But even if we were to conclude that Maginnis had in mind from the start that he would not give Sonnenberg elevator coverage, his conduct in remaining silent about the elevator exclusion after inspecting the store with full knowledge of the insured's request for and expectation of total coverage would constitute such conduct in inducing the mistake as would justify granting reformation even if the mistake were unilateral. See Volker v. Connecticut Fire Ins. Co. , 22 N.J. Super. 314, 320-321 (App. Div. 1952); Restatement, Contracts , § 505 (1932).

Even if Maginnis did not know of the existence of an elevator upon the premises, since he knew Sonnenberg asked for and expected to receive complete coverage, it was Maginnis' duty, before issuing a policy excluding elevators, to (1) inquire whether there were elevators on the premises, or (2) tell Sonnenberg that elevators were not covered, or (3) write the policy so plainly that an examination thereof would bring home the exclusion to Sonnenberg. Merchants Ind. Corp. v. Eggleston , 37 N.J. 114, 124 (1962); Bauman v. Royal Indem. Co. , 36 N.J. 12 (1961). Here none of the three things was done.

Maginnis made no inquiry of Sonnenberg or Baron whether there was an elevator on the premises, and Maginnis said nothing which gave the insured the slightest indication that elevator and non-elevator portions needed to be distinguished

[74 NJSuper Page 360]

or that elevators were to be excluded from the policy. As the court said in Merchants Ind. Corp. v. Eggleston, supra , at p. 124, "It would be unjust to visit the loss upon an insured whose good faith is unassailable, and to absolve a carrier which could have asked, but did not, for the facts it regards as material."

The appellants urge that the policy itself was notice to the insured that elevators were not covered and that failure to read the policy was negligence on the part of the insured barring recovery.

There is no doubt that Sonnenberg was chargeable with knowledge of the contents of his policy. Heake v. Atlantic Casualty Co. , 15 N.J. 475, 483 (1954). But this general rule, based as it is on business utility, will not arrest the duty of good faith and fair dealing residing with the insurer. Merchants Ind. Corp. v. Eggleston, supra. And the policy in question was no fair warning to a person of reasonable prudence that elevator coverage was excluded, especially to a person in no way alerted to the possibility of any doubts about such coverage.

The format of the section dealing with "Coverages" in fact tends to bolster the impression that elevators are covered:

Item 3. Limits of Advance

Coverages Divisions Liability Premiums

1. Premises- $50,000 each $14.50

A. Bodily Operations person

Injury 2. Elevators $100,000 each

Liability accident

3. Independent

Contractors aggregate

4. Products-Comple- (Aggregate Applies

ted Operations to Divs. 1, 3, & 4)

To the right of the "Limits of Liability" column, in the "Advance Premiums" column, but beginning on the line

[74 NJSuper Page 361]

opposite "Independent Contractors" was the following statement:

"The absence of an entry in any premium space shall mean that insurance is not afforded with respect to the division opposite such premium space."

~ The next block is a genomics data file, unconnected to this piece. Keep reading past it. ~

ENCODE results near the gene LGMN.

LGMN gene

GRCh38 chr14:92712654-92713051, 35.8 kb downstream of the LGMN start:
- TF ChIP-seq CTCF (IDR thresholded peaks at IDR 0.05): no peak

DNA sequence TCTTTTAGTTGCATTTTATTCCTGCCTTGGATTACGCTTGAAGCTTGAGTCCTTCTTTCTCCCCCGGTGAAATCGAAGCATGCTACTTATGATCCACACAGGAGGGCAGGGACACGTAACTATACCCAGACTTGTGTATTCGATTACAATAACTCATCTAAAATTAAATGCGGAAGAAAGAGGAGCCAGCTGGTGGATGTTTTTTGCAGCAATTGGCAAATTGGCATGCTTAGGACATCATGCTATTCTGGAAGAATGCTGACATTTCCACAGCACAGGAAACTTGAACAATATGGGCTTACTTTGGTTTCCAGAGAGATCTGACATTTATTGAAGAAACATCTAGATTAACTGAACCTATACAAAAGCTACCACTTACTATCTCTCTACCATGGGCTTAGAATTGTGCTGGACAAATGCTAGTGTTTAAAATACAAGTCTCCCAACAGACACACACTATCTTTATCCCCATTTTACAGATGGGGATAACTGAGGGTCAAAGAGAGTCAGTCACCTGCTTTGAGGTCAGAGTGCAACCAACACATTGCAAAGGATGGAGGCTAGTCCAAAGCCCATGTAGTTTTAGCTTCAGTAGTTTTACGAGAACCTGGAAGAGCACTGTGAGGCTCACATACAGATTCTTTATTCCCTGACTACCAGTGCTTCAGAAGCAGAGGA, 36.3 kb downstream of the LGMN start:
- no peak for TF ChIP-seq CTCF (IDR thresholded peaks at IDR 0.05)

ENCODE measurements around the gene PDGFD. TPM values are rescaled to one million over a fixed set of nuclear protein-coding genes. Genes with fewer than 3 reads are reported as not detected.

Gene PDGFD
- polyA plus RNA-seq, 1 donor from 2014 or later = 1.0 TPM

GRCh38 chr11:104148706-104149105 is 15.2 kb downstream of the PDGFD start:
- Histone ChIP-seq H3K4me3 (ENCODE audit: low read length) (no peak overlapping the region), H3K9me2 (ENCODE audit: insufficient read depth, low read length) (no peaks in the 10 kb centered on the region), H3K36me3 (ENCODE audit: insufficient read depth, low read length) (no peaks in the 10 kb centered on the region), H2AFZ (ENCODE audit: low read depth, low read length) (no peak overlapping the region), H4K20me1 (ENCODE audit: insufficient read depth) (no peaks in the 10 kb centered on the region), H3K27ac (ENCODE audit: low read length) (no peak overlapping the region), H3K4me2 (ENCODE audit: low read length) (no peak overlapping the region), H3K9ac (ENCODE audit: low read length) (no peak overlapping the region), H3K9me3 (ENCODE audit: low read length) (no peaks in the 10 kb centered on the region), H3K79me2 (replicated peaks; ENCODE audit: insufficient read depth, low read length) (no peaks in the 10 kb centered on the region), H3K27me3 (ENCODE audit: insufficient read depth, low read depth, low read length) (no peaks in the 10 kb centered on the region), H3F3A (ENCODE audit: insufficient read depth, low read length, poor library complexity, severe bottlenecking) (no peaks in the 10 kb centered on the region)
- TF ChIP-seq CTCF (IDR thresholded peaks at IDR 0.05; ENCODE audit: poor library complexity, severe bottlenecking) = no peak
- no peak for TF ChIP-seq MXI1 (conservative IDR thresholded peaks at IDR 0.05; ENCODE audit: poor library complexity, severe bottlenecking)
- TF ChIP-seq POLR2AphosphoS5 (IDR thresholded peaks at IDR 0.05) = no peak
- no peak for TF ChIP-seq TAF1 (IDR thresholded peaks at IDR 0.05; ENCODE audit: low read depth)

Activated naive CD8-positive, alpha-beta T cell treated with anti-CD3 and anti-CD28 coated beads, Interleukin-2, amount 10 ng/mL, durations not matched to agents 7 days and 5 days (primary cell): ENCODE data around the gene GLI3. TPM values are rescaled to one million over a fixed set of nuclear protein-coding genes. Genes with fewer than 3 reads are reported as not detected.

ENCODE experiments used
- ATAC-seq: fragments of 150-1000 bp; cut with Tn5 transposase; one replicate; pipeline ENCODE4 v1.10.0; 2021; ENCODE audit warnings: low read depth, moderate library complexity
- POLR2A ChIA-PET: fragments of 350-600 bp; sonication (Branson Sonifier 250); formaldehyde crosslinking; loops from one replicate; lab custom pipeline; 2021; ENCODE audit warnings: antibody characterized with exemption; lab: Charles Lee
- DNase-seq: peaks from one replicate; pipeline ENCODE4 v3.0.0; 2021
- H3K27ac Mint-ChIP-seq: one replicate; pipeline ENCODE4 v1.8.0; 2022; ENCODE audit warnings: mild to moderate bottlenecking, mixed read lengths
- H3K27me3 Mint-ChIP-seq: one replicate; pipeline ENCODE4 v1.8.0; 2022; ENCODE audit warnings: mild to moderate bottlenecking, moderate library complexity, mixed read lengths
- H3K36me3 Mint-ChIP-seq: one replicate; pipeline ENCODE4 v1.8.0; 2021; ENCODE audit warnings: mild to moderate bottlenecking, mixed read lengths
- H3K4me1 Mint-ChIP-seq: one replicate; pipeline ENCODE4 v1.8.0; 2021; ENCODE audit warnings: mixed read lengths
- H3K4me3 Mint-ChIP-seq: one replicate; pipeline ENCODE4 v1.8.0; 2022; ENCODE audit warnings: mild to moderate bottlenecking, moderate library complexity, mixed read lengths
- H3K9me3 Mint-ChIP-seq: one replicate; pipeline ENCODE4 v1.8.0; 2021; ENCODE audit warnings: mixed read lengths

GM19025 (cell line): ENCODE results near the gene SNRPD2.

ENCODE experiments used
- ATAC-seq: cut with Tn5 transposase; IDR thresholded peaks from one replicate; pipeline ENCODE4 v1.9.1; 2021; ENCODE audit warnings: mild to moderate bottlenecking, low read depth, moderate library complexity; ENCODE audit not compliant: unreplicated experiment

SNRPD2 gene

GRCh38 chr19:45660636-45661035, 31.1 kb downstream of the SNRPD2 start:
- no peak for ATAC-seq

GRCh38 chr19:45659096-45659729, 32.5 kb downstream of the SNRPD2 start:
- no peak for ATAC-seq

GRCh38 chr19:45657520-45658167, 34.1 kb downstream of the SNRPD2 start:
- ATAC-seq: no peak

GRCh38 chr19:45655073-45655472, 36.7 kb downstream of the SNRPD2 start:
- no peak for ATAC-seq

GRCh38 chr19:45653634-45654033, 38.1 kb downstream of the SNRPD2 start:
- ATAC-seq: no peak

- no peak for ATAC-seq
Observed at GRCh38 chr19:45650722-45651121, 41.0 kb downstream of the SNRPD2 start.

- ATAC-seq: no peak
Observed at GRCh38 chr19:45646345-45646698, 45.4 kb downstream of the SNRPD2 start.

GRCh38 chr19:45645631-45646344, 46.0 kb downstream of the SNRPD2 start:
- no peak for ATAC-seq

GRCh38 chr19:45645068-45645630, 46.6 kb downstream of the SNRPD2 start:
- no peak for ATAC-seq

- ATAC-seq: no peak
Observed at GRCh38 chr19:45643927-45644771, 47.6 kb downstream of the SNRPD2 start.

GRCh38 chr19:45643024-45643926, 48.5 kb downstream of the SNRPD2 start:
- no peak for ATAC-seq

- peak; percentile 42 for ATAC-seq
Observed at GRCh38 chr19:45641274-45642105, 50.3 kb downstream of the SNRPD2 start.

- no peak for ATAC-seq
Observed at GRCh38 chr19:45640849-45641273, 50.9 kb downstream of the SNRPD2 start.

The body of the policy contained the following "Definition of Hazards.":

"Division 1. Premises-Operations. The ownership, maintenance or use of premises, and all operations.

Division 2. Elevators. The ownership, maintenance or use of any elevator designated in the declarations."

To a lawyer or insurance expert who studied the policy carefully the limitation would be evident, but it would be the unusual layman who would detect it. There was nothing in the policy to suggest that the reader search for a limitation of what appears to be the unequivocal coverage of "Premises-Operations," including what would appear to be $100,000 coverage against accidents arising out of the use of elevators. The insured was bound to make only such examination as was reasonable for a layman under the specific factual circumstances. In Merchants Ind. Corp. v. Eggleston, supra , the court, holding that a provision of an automobile insurance policy showing an absence of encumbrances on the insured vehicle should not be considered a statement of sole ownership by the insured, said (37 N.J. , at p. 122), "Good faith demands that the insurer deal with laymen as laymen and not as experts in the subtleties of law and underwriting."

In Bauman v. Royal Indem. Co. , 36 N.J. 12 (1961), the court held that a carrier must alert the insured to changes in a renewal policy and may not rely on the presumption that the insured is familiar with the contract terms. The generating principle in Bauman was the consideration that an insured not alerted to the fact of alteration will not scrutinize a renewal policy because he will reasonably conclude that its terms are the same as the

[74 NJSuper Page 362]

original. Similarly here, where the facts indicate that the insured had every reason to think that the policy would contain elevator coverage, and where inspection of the policy would tend to confirm such belief, we will not impose a duty of inspection greater than what is reasonable under the circumstances.

Consequently, we hold that Sonnenberg's failure to note the exclusion of elevator coverage does not bar recovery here. Heake v. Atlantic Cas. Ins. Co., supra, pp. 484-485; Schustrin v. Globe Indemnity Co. of N.Y. , 44 N.J. Super. 462, 467 (App. Div. 1957) (dictum); Mosiman v. Rapacz , 250 Minn. 464, 84 N.W. 2 d 898 (Sup. Ct. 1957); Commercial Std. Ins. Co. v. Paul , 35 Tenn. App. 394, 245 S.W. 2 d 775 (App. Ct. 1951). See also Nazzarro v. Globe & Republic Ins. Co. , 122 N.J. Eq. 361 (Ch. 1937), affirmed 127 N.J. Ed. 279 (E. & A. 1940). And see generally Annotation, 81 A.L.R. 2 d 7 (1962).

Since there is no dispute that Maginnis was the authorized agent of Travelers, and since reformation seems to give Sonnenberg all that he seeks, the judgment against Maginnis is vacated. The judgment of reformation against Travelers is affirmed.